Mr Jordan specifically mentions that both Cadsuane and Nynaeve are wearing all their many, many angreals and ter’angreal, so I have to assume that one of them disrupted the disguise weave that Semirhage was using. This came as a definite shock to her, so I suspect that the specific object is very rare, or was considered lost in the War of Power. Now we just need Cadsuane to wander through the White Tower until she uncovers Mesaana!

Rand losing his hand was a complete surprise to me and rather abruptly done, I thought. At first I thought that Semirhage would use balefire and so I was confused by her choice of the fireball, but the discovery of the ‘male’ a’dam showed why she did not want to risk zapping him out of existence. We know that Moridin’s instructions have been very clear on this front, but taking Rand captive would not really go against his wishes. I am not sure if she was actually aiming at Rand, though I cannot imagine that targeting Min would have been a very sensible way to overpower him. I have to say that I was rather underwhelmed by Rand’s response to the attack. Considering that he is supposed to be the most amazing channeler of the age, etc, etc, I rather expected him to throw up a shield when it became obvious that the expected trap had been revealed. This does not bode well for his ability to survive until the Last Battle!

Also, did anyone else get a flashback to The Empire Strikes Back???


2) Do you think Mat's plan against the Seanchan is a good one? Will it turn the tide?

I was a little confused at first when we found ourselves following Mat in to attack the Seanchan. I thought I must have missed out a chapter or a few pages! :D

I can understand Mat’s reasoning, and it seems like the only possible way for him to get out of the area unmolested. However, I was surprised by Tuon’s lack of emotion when hundreds of her men were massacred. I did not expect her to get upset or angry, but I thought that she might have persuaded him to try a different way to accomplish the same goal. But then, I suppose she is used to the idea that her subjects die in battle all the time, so perhaps she is simply far more pragmatic than I had expected. However, I am not sure that she will stay quiet for a prolonged campaign against her own troops.

I suspect that Mat’s plan will succeed, not only because he is very good at strategy, but also because his guerilla tactics take advantage of the highly organized Seanchan military machine. It is unlikely that any of the high-ranking officers will see the pattern of his attacks until it is too late and he has rode off into the sunset.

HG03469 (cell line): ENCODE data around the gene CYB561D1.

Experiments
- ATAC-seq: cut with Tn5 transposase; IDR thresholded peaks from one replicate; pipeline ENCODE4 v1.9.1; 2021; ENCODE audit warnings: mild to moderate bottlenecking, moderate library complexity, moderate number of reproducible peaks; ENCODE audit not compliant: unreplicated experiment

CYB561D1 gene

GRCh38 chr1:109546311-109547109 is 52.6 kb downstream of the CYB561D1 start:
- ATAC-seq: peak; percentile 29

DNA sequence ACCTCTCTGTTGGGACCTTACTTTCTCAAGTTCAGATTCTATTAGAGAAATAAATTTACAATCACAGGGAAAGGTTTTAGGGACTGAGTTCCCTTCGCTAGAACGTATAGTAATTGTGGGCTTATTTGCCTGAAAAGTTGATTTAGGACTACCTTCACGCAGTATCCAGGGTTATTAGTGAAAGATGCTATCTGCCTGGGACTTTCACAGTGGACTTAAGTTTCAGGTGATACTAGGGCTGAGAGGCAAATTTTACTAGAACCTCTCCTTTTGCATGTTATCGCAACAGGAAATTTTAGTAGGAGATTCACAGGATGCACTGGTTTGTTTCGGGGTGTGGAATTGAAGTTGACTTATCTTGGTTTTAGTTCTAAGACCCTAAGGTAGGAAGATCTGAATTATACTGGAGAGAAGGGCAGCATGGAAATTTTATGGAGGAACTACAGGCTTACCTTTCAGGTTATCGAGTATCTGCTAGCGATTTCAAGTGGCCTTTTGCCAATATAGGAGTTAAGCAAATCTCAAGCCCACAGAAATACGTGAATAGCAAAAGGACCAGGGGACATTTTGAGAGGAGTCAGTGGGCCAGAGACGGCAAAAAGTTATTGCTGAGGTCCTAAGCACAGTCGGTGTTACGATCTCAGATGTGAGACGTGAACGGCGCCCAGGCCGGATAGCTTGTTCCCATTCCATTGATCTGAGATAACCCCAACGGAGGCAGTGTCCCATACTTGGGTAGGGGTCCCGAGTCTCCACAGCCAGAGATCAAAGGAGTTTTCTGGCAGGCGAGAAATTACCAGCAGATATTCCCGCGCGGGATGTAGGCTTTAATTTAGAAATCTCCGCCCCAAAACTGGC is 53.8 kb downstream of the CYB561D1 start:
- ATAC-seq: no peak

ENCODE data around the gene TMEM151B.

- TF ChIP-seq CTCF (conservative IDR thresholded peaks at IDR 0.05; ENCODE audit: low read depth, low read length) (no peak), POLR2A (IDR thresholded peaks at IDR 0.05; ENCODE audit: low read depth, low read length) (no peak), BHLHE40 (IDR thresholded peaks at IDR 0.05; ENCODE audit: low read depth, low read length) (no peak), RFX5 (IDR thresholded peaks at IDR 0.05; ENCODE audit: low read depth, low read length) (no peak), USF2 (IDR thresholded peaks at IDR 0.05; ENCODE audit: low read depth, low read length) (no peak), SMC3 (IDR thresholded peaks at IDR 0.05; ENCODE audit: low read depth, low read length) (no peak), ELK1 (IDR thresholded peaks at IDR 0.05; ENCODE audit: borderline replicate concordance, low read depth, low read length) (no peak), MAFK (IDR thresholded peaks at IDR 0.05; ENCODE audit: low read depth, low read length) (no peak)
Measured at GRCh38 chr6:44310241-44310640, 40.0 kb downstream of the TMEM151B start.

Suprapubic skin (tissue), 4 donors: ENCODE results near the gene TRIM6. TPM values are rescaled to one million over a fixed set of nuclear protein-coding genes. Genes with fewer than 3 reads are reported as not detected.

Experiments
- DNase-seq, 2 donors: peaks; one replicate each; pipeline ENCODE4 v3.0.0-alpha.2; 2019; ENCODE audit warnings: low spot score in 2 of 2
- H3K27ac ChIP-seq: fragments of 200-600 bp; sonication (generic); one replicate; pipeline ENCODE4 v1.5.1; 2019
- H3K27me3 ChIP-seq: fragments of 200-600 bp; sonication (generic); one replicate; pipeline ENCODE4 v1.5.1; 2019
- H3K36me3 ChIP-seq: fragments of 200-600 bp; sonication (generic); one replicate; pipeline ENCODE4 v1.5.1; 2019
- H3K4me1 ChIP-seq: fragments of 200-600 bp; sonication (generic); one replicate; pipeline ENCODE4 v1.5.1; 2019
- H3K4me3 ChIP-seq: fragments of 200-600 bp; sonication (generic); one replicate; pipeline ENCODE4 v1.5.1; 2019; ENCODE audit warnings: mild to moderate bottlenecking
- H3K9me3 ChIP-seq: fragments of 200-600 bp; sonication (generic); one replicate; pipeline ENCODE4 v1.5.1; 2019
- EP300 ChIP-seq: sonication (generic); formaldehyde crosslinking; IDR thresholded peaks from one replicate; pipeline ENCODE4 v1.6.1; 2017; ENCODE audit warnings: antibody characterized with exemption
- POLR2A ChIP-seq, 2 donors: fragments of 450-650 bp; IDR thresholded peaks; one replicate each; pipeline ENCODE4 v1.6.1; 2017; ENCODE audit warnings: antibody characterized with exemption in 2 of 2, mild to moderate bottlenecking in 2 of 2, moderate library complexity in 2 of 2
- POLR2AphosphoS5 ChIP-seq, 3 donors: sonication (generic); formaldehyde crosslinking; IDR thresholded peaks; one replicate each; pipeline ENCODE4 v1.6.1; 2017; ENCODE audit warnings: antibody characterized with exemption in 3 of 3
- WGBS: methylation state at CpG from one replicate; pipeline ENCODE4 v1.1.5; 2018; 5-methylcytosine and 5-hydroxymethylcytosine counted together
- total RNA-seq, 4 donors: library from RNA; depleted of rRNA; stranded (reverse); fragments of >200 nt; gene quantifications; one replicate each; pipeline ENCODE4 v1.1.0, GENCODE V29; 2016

3) Tam showed up! (Yea!) What did you think of his reaction to confirmation that Rand is the Dragon Reborn?

I assume that he suspected the truth all along, but was saddened to hear it confirmed by someone whose opinion he could not dismiss. As someone who spent a great deal of time as a soldier, and fought in numerous wars, he knows how terrible battle can be and so he would not want his son to follow in those footsteps. He must also be aware of the prophecies that suggest that the Dragon will either go mad, and kill everyone he loves, or die during the battle with the Dark One. Neither of these is something that you would want to see someone go through, let alone your child.


4) Masema shows up at an inconvenient time to (somewhat) ruin Perrin's plans. What do you think he's doing? What's his endgame?

I suspect that Masema has lots of plans that involve getting rid of anyone who can challenge his position as the Prophet for the Dragon Reborn. He obviously spent some considerable time working on Aram until he could twist the young man’s thinking to his own ends. I suspect that he does not actually believe that Perrin is Shadowspawn, but it provides a very convenient excuse for murdering one of Rand’s friends and primary supporters.

Masema has shown again and again that someone needs to take him into a secluded spot and remove some of the more important bits of his anatomy, such as his head. He obviously has no real intention of moving his ‘army’ to join Rand, but is more interested in the power that he can wield when the Dragon is a conveniently long way away and cannot point out to all and sundry that Masema is actually a raving lunatic and has nothing to do with him! I suspect that his attempts to remove Perrin will become increasingly overt until Faile stabs him in the eye . . . at least I hope that someone does, because he is getting very irritating! :D


5) All kinds of crazy stuff in this chapter! Aram tries to kill Perrin and dies himself. Tylee captures Sevanna. And Galina ends up in Therava's clutches, headed for the Waste. What did you think of all these twists? Did you wish for other outcomes? How do you think they'll affect the story going forward?